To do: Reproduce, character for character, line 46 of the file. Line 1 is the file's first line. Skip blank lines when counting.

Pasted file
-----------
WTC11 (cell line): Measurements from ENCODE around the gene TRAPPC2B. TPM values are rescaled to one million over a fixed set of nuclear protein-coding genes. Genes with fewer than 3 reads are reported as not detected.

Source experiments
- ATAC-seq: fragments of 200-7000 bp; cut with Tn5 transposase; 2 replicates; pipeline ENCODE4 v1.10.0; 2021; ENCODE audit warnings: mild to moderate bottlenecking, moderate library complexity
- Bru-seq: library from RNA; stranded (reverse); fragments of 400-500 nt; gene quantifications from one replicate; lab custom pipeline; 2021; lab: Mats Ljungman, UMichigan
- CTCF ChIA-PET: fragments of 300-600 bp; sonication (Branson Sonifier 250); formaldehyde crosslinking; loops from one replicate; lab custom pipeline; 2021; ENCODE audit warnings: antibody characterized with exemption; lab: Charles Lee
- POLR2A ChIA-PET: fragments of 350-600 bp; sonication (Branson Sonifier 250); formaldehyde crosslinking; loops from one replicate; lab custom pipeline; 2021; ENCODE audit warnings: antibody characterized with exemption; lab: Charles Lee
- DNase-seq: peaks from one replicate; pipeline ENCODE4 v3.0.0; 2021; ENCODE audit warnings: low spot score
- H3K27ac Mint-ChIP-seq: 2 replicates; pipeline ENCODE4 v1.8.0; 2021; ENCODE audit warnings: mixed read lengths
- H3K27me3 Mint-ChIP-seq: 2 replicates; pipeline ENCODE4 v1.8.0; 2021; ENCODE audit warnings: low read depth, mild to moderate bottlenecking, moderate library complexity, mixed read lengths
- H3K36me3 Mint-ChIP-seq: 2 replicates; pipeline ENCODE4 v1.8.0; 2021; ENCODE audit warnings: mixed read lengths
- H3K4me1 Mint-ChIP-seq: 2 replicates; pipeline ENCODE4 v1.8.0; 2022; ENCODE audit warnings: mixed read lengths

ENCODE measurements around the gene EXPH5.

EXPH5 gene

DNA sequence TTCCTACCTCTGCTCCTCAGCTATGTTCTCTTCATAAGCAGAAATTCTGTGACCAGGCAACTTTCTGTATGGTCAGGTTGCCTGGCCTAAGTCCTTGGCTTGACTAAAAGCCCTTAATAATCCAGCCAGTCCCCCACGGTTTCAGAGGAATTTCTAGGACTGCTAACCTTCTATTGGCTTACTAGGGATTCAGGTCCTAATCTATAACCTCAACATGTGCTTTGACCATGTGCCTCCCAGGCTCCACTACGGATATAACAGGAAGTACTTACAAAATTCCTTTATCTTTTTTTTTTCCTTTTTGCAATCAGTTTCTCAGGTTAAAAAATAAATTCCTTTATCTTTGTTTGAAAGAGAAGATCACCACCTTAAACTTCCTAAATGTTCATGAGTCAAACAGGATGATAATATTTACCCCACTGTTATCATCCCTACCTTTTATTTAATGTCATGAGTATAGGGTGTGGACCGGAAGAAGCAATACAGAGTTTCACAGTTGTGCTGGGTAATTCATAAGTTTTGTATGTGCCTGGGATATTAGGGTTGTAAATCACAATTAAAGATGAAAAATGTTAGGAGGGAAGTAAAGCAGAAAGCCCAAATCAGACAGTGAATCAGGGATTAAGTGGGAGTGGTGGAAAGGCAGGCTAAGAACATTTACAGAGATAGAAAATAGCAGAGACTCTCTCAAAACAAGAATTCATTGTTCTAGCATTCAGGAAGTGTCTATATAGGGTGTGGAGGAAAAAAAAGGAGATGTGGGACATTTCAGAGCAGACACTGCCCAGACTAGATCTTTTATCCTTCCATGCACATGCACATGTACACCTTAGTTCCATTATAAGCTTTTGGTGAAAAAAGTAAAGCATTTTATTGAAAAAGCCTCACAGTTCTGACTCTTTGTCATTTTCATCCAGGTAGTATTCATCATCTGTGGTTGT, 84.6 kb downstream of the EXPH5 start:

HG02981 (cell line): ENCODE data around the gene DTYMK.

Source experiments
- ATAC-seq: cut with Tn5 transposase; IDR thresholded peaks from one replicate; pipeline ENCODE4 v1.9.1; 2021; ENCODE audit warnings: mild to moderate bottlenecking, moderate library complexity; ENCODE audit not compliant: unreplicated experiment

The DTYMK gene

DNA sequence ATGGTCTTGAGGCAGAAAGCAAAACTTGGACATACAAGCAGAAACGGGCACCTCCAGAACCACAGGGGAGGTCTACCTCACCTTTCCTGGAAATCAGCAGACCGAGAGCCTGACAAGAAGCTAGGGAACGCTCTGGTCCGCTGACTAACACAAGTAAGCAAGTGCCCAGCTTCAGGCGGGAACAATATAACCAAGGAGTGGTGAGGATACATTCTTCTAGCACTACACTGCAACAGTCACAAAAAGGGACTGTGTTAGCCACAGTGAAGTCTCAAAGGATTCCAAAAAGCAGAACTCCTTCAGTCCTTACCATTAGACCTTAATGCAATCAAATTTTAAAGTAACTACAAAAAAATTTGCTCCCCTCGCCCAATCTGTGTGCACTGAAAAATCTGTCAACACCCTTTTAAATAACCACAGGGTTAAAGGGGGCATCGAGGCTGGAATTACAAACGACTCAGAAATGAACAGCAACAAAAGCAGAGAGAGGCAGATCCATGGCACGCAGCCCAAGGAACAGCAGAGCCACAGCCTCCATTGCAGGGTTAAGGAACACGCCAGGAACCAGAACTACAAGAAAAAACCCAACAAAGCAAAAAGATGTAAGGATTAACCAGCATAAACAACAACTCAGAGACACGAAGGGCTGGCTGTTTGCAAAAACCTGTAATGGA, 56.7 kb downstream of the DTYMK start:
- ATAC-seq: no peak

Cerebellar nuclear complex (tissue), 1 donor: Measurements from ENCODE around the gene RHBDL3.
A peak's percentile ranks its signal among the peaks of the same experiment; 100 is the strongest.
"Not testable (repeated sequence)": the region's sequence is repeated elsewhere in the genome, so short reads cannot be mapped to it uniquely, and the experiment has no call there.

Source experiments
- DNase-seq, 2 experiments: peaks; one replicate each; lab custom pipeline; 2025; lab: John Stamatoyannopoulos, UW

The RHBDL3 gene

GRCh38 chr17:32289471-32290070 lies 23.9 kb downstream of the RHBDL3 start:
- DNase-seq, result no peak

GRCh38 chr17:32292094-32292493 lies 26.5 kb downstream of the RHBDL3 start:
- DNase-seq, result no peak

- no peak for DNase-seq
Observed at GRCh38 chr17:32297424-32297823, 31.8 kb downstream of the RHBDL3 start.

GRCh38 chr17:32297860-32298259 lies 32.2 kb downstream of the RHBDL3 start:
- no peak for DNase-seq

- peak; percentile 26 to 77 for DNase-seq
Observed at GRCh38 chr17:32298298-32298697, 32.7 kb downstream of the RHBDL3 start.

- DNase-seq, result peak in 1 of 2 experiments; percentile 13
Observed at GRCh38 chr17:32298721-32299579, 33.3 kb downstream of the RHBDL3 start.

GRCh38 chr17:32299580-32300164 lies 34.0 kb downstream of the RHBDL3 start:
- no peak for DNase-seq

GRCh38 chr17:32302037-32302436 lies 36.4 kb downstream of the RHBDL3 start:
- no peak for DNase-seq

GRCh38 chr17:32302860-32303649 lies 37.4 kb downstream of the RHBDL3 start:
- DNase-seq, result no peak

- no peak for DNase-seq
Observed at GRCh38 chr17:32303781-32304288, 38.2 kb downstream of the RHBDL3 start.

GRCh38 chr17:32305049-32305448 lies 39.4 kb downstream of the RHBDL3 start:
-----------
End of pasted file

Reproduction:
Observed at GRCh38 chr17:32303781-32304288, 38.2 kb downstream of the RHBDL3 start.